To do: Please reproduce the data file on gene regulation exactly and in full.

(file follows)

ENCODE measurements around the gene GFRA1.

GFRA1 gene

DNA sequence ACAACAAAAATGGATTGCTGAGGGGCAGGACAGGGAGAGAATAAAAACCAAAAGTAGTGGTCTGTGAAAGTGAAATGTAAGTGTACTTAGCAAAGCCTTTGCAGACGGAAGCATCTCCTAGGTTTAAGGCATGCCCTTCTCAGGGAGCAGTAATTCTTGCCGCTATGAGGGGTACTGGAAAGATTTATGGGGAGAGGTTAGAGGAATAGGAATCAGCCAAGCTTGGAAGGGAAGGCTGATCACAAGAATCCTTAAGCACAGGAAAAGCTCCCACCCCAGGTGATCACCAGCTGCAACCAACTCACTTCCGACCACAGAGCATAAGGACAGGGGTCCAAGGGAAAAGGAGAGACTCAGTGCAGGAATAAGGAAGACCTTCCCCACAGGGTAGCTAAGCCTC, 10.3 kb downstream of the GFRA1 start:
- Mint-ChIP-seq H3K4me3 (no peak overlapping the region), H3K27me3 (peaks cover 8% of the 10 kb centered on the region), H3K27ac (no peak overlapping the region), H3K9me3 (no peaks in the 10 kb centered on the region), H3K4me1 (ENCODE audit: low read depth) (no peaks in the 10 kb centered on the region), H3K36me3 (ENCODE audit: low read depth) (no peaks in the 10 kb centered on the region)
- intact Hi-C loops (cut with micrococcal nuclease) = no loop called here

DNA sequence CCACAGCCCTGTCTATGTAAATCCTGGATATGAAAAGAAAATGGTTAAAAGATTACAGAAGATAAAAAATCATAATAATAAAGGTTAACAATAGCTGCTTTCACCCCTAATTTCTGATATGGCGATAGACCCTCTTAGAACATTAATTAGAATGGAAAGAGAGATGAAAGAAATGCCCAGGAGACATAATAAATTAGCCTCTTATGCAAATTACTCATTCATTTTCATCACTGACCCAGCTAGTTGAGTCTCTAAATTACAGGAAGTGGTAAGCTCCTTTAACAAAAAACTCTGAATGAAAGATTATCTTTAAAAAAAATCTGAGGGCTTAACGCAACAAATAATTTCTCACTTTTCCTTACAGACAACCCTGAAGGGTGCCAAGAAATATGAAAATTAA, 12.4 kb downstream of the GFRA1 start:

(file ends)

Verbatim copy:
ENCODE measurements around the gene GFRA1.

GFRA1 gene

DNA sequence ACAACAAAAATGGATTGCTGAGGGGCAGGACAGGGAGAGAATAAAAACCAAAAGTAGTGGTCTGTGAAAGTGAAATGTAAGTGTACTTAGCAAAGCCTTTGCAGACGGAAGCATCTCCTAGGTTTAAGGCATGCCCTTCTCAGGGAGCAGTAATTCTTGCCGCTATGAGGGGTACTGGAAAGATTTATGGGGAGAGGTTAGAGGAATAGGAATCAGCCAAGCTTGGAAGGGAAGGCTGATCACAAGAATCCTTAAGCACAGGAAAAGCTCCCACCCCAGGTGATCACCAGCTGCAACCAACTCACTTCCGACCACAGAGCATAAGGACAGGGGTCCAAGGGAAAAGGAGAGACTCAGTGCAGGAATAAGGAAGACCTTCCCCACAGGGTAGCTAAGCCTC, 10.3 kb downstream of the GFRA1 start:
- Mint-ChIP-seq H3K4me3 (no peak overlapping the region), H3K27me3 (peaks cover 8% of the 10 kb centered on the region), H3K27ac (no peak overlapping the region), H3K9me3 (no peaks in the 10 kb centered on the region), H3K4me1 (ENCODE audit: low read depth) (no peaks in the 10 kb centered on the region), H3K36me3 (ENCODE audit: low read depth) (no peaks in the 10 kb centered on the region)
- intact Hi-C loops (cut with micrococcal nuclease) = no loop called here

DNA sequence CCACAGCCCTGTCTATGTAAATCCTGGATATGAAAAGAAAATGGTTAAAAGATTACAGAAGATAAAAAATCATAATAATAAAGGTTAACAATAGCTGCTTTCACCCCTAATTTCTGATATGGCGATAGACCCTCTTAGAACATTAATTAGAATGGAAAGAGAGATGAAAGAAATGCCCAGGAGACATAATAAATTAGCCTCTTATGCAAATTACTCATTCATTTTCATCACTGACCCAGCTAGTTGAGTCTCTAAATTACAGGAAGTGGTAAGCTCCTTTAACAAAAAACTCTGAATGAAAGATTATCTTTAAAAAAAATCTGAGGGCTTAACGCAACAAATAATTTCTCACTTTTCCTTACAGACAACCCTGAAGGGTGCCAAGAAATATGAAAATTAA, 12.4 kb downstream of the GFRA1 start: